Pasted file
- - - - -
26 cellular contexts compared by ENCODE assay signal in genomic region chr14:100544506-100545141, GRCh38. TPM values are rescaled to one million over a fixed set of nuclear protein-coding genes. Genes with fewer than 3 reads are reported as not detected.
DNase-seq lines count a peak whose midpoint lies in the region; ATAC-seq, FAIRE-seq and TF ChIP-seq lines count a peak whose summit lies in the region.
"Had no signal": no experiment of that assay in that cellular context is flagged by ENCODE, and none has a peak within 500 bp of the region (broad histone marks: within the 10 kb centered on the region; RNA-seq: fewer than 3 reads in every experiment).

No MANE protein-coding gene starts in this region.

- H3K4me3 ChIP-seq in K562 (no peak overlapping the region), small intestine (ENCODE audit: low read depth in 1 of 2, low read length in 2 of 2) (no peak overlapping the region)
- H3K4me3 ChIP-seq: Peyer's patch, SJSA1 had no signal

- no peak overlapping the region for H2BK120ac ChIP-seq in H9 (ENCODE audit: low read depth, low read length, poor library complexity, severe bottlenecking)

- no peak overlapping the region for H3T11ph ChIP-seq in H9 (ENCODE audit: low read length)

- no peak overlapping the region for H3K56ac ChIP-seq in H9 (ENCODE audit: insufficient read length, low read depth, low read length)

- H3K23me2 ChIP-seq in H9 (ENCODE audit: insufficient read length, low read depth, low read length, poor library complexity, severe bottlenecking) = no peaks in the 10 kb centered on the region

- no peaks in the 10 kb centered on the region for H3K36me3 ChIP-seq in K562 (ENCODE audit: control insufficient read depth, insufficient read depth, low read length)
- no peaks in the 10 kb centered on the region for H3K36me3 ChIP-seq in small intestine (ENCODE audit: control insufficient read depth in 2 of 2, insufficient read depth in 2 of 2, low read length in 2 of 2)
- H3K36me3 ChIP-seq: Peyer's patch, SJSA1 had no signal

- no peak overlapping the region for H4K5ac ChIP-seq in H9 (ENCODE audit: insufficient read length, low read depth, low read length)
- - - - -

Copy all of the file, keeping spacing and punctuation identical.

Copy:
26 cellular contexts compared by ENCODE assay signal in genomic region chr14:100544506-100545141, GRCh38. TPM values are rescaled to one million over a fixed set of nuclear protein-coding genes. Genes with fewer than 3 reads are reported as not detected.
DNase-seq lines count a peak whose midpoint lies in the region; ATAC-seq, FAIRE-seq and TF ChIP-seq lines count a peak whose summit lies in the region.
"Had no signal": no experiment of that assay in that cellular context is flagged by ENCODE, and none has a peak within 500 bp of the region (broad histone marks: within the 10 kb centered on the region; RNA-seq: fewer than 3 reads in every experiment).

No MANE protein-coding gene starts in this region.

- H3K4me3 ChIP-seq in K562 (no peak overlapping the region), small intestine (ENCODE audit: low read depth in 1 of 2, low read length in 2 of 2) (no peak overlapping the region)
- H3K4me3 ChIP-seq: Peyer's patch, SJSA1 had no signal

- no peak overlapping the region for H2BK120ac ChIP-seq in H9 (ENCODE audit: low read depth, low read length, poor library complexity, severe bottlenecking)

- no peak overlapping the region for H3T11ph ChIP-seq in H9 (ENCODE audit: low read length)

- no peak overlapping the region for H3K56ac ChIP-seq in H9 (ENCODE audit: insufficient read length, low read depth, low read length)

- H3K23me2 ChIP-seq in H9 (ENCODE audit: insufficient read length, low read depth, low read length, poor library complexity, severe bottlenecking) = no peaks in the 10 kb centered on the region

- no peaks in the 10 kb centered on the region for H3K36me3 ChIP-seq in K562 (ENCODE audit: control insufficient read depth, insufficient read depth, low read length)
- no peaks in the 10 kb centered on the region for H3K36me3 ChIP-seq in small intestine (ENCODE audit: control insufficient read depth in 2 of 2, insufficient read depth in 2 of 2, low read length in 2 of 2)
- H3K36me3 ChIP-seq: Peyer's patch, SJSA1 had no signal

- no peak overlapping the region for H4K5ac ChIP-seq in H9 (ENCODE audit: insufficient read length, low read depth, low read length)